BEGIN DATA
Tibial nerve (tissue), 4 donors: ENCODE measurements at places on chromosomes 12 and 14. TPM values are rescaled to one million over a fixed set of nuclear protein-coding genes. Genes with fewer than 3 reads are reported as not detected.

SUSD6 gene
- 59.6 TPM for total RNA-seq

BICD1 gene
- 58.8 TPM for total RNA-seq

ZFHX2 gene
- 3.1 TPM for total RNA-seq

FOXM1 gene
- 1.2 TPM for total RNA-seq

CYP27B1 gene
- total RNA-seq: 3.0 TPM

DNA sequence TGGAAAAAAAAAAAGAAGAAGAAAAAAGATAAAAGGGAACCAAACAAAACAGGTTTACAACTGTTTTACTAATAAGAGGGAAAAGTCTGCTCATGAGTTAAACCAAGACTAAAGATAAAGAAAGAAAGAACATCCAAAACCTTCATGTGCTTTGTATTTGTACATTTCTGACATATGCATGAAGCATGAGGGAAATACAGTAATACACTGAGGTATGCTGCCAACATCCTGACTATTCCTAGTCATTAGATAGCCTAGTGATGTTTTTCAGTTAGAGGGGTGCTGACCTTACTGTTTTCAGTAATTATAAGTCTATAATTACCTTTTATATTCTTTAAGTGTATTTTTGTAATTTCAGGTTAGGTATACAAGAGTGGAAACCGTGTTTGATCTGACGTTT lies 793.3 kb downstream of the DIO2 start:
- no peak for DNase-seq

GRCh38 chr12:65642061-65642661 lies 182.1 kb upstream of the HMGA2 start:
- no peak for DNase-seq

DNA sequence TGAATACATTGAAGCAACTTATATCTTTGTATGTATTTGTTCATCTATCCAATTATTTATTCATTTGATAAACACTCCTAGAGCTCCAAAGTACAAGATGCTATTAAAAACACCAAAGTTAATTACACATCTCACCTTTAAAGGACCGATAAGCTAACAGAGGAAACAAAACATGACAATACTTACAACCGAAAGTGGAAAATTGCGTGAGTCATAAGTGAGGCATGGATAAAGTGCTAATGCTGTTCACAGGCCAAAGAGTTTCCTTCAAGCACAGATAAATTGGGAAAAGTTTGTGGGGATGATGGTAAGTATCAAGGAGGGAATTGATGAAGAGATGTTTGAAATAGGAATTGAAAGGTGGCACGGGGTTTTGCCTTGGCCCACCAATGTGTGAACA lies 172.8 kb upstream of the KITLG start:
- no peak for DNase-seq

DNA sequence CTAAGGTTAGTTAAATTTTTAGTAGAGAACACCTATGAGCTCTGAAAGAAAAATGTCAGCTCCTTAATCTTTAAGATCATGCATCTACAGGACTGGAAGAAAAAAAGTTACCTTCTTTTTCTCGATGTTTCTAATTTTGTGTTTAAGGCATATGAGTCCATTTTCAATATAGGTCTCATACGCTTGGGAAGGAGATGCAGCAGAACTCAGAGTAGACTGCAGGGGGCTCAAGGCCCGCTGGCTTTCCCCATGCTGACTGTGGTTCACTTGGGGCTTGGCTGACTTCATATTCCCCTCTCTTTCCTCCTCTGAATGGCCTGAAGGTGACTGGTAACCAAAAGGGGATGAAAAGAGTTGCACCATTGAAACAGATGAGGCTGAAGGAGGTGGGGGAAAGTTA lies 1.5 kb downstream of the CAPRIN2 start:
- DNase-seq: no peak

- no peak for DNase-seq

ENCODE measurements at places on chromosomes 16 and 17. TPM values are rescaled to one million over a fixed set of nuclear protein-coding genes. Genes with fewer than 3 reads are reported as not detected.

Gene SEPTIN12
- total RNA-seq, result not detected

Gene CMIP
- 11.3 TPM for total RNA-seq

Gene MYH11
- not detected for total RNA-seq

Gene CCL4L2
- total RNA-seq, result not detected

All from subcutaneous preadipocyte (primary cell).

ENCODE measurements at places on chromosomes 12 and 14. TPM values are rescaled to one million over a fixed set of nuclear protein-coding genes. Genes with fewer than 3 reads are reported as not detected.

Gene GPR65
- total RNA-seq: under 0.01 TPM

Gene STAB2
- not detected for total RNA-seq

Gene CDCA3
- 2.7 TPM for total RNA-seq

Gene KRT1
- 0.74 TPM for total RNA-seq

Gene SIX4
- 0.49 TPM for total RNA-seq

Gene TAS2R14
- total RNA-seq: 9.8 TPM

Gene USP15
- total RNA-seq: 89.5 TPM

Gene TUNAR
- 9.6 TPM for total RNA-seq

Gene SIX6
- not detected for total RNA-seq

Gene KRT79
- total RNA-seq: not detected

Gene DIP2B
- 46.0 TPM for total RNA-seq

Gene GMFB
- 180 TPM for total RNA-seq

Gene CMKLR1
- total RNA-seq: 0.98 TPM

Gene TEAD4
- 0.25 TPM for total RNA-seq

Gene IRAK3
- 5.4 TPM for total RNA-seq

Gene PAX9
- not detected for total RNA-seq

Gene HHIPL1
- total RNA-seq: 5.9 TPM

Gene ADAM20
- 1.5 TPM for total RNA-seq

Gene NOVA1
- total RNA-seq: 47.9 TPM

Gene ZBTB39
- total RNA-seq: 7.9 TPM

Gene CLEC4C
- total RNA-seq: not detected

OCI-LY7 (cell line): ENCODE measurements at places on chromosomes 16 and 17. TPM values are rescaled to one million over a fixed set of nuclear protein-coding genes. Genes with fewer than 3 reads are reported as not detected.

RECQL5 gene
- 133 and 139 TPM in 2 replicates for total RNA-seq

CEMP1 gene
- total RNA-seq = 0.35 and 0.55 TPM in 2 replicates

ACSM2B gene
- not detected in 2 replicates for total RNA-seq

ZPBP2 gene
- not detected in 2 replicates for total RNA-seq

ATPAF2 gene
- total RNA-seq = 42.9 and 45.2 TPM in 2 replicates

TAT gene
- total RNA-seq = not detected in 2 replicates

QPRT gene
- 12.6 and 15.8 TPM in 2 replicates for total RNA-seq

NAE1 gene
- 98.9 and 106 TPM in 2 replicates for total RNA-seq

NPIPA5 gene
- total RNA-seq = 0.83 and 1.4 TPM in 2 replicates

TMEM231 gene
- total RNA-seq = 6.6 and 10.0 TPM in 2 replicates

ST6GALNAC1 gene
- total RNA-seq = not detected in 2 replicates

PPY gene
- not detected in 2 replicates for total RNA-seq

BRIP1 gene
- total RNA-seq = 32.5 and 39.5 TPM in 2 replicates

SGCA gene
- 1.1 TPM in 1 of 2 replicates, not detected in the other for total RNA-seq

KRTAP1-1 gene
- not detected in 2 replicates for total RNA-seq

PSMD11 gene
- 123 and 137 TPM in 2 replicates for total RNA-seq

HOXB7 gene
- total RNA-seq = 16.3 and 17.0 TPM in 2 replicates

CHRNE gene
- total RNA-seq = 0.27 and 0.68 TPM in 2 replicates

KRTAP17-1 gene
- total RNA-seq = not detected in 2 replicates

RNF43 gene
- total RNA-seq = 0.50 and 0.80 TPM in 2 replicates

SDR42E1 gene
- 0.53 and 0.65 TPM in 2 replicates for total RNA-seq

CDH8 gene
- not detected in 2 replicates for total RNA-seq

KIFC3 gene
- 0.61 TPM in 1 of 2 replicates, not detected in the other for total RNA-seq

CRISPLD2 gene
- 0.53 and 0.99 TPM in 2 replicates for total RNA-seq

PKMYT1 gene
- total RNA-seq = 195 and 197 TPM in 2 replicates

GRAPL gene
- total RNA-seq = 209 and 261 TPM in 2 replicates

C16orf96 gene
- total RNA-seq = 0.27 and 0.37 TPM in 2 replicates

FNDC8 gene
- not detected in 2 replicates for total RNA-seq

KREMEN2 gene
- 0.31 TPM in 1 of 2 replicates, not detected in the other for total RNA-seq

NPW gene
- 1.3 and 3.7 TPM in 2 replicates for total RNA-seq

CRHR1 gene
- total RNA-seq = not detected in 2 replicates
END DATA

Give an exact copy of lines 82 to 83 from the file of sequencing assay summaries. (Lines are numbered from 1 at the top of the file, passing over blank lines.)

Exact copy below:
- not detected in 2 replicates for total RNA-seq

ATPAF2 gene